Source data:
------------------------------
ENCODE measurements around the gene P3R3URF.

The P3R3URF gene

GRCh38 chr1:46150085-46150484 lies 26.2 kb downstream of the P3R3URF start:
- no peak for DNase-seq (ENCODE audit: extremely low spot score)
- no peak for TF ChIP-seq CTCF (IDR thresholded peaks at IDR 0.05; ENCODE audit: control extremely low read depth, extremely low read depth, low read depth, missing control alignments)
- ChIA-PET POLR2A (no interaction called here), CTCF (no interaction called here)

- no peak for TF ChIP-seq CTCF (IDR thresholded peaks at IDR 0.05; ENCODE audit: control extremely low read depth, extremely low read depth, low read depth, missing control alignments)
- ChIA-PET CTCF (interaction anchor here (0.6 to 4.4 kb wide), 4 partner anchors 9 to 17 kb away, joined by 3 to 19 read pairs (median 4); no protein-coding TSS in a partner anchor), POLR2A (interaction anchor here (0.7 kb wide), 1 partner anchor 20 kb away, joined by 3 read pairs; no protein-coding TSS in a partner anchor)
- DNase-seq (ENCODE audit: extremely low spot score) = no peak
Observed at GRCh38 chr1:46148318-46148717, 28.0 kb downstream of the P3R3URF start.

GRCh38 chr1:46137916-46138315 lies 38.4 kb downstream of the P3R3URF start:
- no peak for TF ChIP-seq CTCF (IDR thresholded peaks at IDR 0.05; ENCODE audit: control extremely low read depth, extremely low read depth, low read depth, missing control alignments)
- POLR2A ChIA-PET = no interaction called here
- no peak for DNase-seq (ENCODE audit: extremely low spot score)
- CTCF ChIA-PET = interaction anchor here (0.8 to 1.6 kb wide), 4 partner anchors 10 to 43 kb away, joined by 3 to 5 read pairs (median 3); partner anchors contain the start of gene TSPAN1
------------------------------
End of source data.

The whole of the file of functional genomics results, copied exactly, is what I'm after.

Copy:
ENCODE measurements around the gene P3R3URF.

The P3R3URF gene

GRCh38 chr1:46150085-46150484 lies 26.2 kb downstream of the P3R3URF start:
- no peak for DNase-seq (ENCODE audit: extremely low spot score)
- no peak for TF ChIP-seq CTCF (IDR thresholded peaks at IDR 0.05; ENCODE audit: control extremely low read depth, extremely low read depth, low read depth, missing control alignments)
- ChIA-PET POLR2A (no interaction called here), CTCF (no interaction called here)

- no peak for TF ChIP-seq CTCF (IDR thresholded peaks at IDR 0.05; ENCODE audit: control extremely low read depth, extremely low read depth, low read depth, missing control alignments)
- ChIA-PET CTCF (interaction anchor here (0.6 to 4.4 kb wide), 4 partner anchors 9 to 17 kb away, joined by 3 to 19 read pairs (median 4); no protein-coding TSS in a partner anchor), POLR2A (interaction anchor here (0.7 kb wide), 1 partner anchor 20 kb away, joined by 3 read pairs; no protein-coding TSS in a partner anchor)
- DNase-seq (ENCODE audit: extremely low spot score) = no peak
Observed at GRCh38 chr1:46148318-46148717, 28.0 kb downstream of the P3R3URF start.

GRCh38 chr1:46137916-46138315 lies 38.4 kb downstream of the P3R3URF start:
- no peak for TF ChIP-seq CTCF (IDR thresholded peaks at IDR 0.05; ENCODE audit: control extremely low read depth, extremely low read depth, low read depth, missing control alignments)
- POLR2A ChIA-PET = no interaction called here
- no peak for DNase-seq (ENCODE audit: extremely low spot score)
- CTCF ChIA-PET = interaction anchor here (0.8 to 1.6 kb wide), 4 partner anchors 10 to 43 kb away, joined by 3 to 5 read pairs (median 3); partner anchors contain the start of gene TSPAN1